Good job summarizing the main ideas — I agree that it’s important to see that the various industries contributed jointly. I also agree that McClellan is an easy and logical read! Definitely would recommend.
The population in England skyrocketed in the 18th century after the low periods caused by the Black Plague. Thanks to better hygiene and new agricultural practices, 9 million people crowded the island. Land and sources of energy (ie: wood) became increasingly scarce. The Norfolk system, a four-field crop-rotation system, and the enclosure of public land …
Yeah! There’s a lot of different techniques like conservation tillage (not tilling as much) and using cover crops. They aren’t perfect solutions, but t’s better than conventional practices I think.
This post reminds me of books by Mark Twain. It’s pretty cool how technology can also influence literature and creative arts!
Very cool connection to the Morrill Act! I would have never thought about the impact the Erie Canal might have had on our education system.
Since its beginning more than 10,000 years ago, agriculture has created intense ecological damage. Some argue that soil degradation trumps all other human-induced impacts on our landscape. Plowing and planting significantly impacts the fertility and structure of soil. The plowing of land creates soil that helps crop grow, but water and wind easily carries away …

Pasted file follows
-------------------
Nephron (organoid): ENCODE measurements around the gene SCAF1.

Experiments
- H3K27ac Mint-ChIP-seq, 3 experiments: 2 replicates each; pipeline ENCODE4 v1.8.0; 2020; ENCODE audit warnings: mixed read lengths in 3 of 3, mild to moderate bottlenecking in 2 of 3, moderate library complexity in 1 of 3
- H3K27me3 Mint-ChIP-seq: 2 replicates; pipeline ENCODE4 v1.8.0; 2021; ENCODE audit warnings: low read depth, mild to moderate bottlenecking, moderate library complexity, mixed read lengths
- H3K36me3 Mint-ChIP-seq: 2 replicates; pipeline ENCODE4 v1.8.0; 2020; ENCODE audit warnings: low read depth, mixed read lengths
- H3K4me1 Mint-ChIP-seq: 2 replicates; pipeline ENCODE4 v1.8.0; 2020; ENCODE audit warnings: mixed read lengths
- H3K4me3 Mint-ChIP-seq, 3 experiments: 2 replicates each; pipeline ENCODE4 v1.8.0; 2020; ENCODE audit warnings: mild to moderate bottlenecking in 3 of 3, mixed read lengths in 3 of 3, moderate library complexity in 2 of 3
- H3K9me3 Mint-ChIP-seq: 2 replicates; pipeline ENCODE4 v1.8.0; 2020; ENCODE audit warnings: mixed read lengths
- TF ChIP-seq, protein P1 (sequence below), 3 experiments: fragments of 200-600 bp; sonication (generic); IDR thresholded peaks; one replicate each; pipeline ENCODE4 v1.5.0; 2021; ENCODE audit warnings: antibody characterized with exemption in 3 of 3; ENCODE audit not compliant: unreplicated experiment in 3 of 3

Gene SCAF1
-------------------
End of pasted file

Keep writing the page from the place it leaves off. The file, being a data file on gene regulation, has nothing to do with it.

Cool post! The list made it easy to compare and contrast the two machines and understand the differences.
Really awesome summary. I am always fascinated with how religion and technological advancement are sometimes connected. Your summary reminded me of a book I read — ‘The Invention of Nature’ by Andrea Wulf –that is about Alexander Humboldt who was super integral to the development of ecology as a science. But he worked a lot in mines and geology as part of his job with the Prussian king, so it was an important part of his life.
Galileo is considered the ‘father of the scientific method’ and the ‘father of modern science’, among other titles complimentary of his impact on our current perspective of the natural world. In this article, Caldwell delves into Galileo’s influence on people’s view of machines and power. Before Galileo, machines were considered only in terms of …
What a cool topic! It’s really interesting how a lot of indigenous civilizations treated food and plants as sacred, mystic objects. What a change that is from today, where we seem to just mindlessly eat whatever is in front of us!